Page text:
Leading off, as always (or usual), it’s today’s edition of the Getting Blanked Podcast– which for the duration of the season will be coming at you daily! We’re not double posting this year, but I’ll be sure to include the link in the first Daily Duce or Game Threat that follows the post going up over at Getting Blanked. Otherwise, you can find the podcast at Getting Blanked on iTunes, get it via the RSS feed we have setup, or like Getting Blanked on Facebook in order to get each day’s podcast straight into your news feed (if we bother to post it). While you’re at it, go ahead and like DJF on Facebook, too.
Here’s something I gave credit to Benny Fresh for on the podcast, but was actually Gregor Chisholm over at North Of The Border: the suggestion of making Dustin McGowan the odd man out when Jose Reyes is ready, rather than Munenori Kawasaki. I totally understand the instinct– and I think if the Jays thought McGowan’s contract would be enough to get him through waivers, they’d probably do it. But I’m not sure that’s great asset management, seeing as Kawasaki does about as good for you in the minors as he does on the bench.
In the post I was mistakenly thinking of, over at Sportsnet, Ben Nicholson-Smith writes about how the Kawasaki decision gets more difficult daily for the club.
Elsewhere at North Of The Border, Gregor has a fantastic, lengthy Q&A with not only Jamie Evans, the Jays’ latest hire and the man behind the weighted ball exercises, but also with Steve Delabar, Brett Cecil and Casey Janssen, all of whom have been using the program that the Jays are surely hoping turns out to be– no, really– perhaps kinda revolutionary.
Awesome stuff from Red Sox blog Over The Monster, where Ben Buchanan tells us that “John Farrell does not learn from his mistakes. Instead he embraces them and throws himself headfirst into repeating them.” Which, of course, we already kinda new. Hilarious, though.
In his latest Bullpen post at the Toronto Star, Richard Griffin gets Jays relievers to create Kevin Costner’s Bull Durham speech, in honour of the movie’s 25th anniversary. He also interviews Adam Lind, talks about the Munenori Kawasaki decision, and more!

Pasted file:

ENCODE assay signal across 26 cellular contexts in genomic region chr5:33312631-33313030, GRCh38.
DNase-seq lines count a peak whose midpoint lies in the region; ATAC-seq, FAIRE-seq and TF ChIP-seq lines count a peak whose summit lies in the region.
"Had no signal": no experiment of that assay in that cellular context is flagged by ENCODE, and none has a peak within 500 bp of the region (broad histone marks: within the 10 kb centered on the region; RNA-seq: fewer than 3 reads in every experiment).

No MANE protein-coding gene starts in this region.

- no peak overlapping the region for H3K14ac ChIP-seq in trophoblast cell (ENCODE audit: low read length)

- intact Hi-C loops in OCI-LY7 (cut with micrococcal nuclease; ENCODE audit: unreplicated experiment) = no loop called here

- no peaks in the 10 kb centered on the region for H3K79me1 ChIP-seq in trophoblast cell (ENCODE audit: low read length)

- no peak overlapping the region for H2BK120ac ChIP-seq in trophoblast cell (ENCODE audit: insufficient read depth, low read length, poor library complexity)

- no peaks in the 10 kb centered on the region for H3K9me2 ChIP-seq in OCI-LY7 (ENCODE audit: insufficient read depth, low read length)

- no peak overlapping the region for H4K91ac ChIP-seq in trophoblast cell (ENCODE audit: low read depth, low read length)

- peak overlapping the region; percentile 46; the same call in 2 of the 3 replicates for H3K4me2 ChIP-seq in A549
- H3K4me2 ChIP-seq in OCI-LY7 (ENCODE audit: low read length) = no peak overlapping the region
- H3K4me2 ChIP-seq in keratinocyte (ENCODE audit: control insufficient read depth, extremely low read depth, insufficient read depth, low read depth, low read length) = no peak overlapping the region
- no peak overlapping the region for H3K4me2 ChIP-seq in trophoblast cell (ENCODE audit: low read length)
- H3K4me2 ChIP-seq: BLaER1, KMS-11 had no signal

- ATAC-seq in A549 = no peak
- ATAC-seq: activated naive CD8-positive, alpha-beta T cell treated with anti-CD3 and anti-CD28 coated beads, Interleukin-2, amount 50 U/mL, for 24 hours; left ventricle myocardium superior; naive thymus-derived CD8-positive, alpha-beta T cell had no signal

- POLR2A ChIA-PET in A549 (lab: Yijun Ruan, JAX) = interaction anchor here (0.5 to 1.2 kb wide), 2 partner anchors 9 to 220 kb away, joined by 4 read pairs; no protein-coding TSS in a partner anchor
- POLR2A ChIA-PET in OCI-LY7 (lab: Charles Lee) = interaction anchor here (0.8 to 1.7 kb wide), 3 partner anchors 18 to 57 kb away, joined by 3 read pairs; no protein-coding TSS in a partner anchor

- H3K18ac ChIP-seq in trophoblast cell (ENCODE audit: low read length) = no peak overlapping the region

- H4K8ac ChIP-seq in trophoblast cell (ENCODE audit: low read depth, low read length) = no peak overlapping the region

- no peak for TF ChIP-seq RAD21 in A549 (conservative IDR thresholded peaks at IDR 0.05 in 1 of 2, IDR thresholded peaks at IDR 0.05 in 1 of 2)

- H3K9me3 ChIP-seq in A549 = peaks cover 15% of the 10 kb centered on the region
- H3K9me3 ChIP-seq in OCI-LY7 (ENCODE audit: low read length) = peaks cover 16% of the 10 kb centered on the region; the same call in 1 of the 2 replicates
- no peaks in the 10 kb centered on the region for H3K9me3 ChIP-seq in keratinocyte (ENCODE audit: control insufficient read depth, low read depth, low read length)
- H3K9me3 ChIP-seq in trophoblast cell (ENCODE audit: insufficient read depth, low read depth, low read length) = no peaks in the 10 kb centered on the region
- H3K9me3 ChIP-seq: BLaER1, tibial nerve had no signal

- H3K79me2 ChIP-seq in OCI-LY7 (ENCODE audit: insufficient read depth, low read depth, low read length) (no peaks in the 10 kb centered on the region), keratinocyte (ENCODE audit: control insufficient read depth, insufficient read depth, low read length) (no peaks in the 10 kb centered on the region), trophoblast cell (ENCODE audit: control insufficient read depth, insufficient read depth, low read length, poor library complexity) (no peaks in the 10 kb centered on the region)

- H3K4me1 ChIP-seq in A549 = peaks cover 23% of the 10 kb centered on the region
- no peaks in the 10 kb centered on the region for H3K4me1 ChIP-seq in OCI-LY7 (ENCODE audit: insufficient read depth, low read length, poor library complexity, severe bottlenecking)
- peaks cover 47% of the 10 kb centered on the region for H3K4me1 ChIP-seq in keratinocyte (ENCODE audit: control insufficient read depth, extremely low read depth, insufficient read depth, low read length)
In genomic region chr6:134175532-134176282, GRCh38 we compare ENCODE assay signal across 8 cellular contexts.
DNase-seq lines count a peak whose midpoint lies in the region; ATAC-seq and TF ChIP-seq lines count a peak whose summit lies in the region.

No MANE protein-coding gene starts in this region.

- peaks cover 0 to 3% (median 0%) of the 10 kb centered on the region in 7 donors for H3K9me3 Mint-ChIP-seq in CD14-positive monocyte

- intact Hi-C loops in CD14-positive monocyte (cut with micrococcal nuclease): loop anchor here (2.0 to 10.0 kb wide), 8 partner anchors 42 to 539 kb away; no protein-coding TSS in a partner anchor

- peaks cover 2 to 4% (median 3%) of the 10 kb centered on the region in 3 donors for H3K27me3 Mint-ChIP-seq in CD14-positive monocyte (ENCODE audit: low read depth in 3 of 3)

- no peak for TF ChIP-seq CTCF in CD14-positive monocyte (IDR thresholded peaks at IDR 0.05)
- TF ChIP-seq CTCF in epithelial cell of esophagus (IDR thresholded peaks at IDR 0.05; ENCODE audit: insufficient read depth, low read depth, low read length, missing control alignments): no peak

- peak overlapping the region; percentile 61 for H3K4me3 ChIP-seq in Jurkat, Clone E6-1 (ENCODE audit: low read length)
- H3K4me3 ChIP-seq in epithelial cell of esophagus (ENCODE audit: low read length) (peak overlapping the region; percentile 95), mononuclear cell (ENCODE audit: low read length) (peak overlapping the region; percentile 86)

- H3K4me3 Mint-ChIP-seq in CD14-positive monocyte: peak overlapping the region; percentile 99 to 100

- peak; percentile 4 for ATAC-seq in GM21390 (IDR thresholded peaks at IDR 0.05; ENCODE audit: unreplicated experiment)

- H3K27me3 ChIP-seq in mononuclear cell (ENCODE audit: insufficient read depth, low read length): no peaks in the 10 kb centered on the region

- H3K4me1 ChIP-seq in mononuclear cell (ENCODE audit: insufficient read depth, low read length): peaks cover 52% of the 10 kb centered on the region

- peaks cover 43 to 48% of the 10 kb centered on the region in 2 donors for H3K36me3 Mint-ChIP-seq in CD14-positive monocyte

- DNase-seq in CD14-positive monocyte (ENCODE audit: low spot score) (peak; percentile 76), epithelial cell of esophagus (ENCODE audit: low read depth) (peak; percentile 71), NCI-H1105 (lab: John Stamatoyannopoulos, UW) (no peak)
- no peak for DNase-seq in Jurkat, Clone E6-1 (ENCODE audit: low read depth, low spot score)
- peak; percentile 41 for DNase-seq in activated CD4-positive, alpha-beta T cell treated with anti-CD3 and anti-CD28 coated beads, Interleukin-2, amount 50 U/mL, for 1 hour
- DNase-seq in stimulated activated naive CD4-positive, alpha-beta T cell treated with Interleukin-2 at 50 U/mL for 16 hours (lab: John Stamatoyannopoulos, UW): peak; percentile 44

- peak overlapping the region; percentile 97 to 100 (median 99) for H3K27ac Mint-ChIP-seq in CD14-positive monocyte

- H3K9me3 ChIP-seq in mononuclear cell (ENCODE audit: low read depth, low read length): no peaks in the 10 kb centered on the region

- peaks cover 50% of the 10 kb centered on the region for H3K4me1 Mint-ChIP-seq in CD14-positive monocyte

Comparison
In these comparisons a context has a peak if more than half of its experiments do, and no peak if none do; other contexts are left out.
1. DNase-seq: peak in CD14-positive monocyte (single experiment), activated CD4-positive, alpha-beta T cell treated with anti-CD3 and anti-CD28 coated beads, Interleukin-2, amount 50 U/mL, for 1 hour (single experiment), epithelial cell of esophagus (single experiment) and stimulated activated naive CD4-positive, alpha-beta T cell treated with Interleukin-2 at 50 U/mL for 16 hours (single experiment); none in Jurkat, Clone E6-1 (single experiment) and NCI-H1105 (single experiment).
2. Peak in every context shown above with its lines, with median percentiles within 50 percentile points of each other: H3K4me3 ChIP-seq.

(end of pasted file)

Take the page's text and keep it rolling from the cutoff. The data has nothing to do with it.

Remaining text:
Elsewhere still in the Star, Mark Zwolinski writes about how Jays players would rather not lose their well-liked teammate, Kawasaki.
The same sentiment is echoed in a piece from Steve Buffery in the Toronto Sun.
Paul Beeston is taking the Jays’ winning streak in stride, according to an interesting piece from Arden Zwelling over at Sportsnet.
At BlueJays.com, Gregor Chisholm looks at how Jose Bautista is closing in on a starting spot in next month’s All-Star game.
Elsewhere, in a notebook post, Gregor talks about the tough roster decisions upcoming, R.A. Dickey’s search for consistency, and the emergence of Brett Cecil’s crazy fucking awesomeness.
Another one from BlueJays.com, by Teddy Cahill, looks at the returning health of top prospect Aaron Sanchez, who pitched and looked good on Friday.
Meanwhile, Evan Peaslee notes for the official site that the Jays have signed five more of their picks from this year’s draft– none of the top couple yet, though.
Jays Journal notes that Kyle Drabek has begun his rehab assignment, over a year after the second Tommy John surgery of his career.
The Tao Of Stieb offers some reflections on a winning streak, while at Grantland, Jonah Keri doesn’t write much about the Jays, but moves them up to eleventh in his power rankings– they were 19th just a week ago.
Great stuff from Jeff Sullivan at FanGraphs, who looks at the Jays and a history of streakers. (No, not that kind of streaker).
Speaking of, Drew talked streak in this morning’s Monday Morning Memo over at Getting Blanked.
Lastly, more great stuff from Charlie Caskey of Your Van C’s, who speaks to Vancouver Canadians catcher Matt Hitt, who was roommates in extended spring with Anthony Alford, and offered all kinds of insight (at the end of the piece) into the high-end two-sport prospect signed over-slot by the Blue Jays last June. Caskey says Hitt calls Alford one of the nicest kids he’s ever met, and explains, “According to Hitt, Alford’s plan is to play football collegiately for three years. If he sees not future professionally then he will switch to baseball full time. That would make him twenty in 2014 when he decides that he’s going to play baseball for a career. He’ll be behind the development curve somewhat, but not so much to make it impossible.”